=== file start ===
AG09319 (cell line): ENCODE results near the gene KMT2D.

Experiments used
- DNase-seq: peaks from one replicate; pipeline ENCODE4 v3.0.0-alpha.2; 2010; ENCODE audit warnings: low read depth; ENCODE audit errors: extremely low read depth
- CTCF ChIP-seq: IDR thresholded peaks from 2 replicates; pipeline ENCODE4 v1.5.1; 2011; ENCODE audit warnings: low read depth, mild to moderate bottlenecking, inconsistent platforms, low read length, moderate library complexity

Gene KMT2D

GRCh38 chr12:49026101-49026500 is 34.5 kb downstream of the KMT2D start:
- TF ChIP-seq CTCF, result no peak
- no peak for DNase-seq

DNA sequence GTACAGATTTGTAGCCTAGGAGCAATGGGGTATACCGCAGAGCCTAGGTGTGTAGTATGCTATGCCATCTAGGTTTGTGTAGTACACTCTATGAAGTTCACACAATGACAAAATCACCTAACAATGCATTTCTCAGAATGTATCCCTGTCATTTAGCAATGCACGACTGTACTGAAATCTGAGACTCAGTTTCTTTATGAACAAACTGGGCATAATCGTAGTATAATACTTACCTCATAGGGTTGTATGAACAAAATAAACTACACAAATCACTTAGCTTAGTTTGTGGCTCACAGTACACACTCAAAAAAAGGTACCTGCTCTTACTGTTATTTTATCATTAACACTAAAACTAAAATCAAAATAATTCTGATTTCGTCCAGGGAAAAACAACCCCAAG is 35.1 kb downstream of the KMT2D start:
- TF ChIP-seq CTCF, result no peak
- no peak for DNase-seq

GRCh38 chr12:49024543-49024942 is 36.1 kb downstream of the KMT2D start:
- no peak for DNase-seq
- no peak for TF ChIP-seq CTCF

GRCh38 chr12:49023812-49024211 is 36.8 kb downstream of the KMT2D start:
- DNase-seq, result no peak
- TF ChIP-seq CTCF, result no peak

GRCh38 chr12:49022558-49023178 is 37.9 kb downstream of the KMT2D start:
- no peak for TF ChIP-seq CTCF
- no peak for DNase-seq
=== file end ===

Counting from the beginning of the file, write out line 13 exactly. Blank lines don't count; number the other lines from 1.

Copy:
- no peak for DNase-seq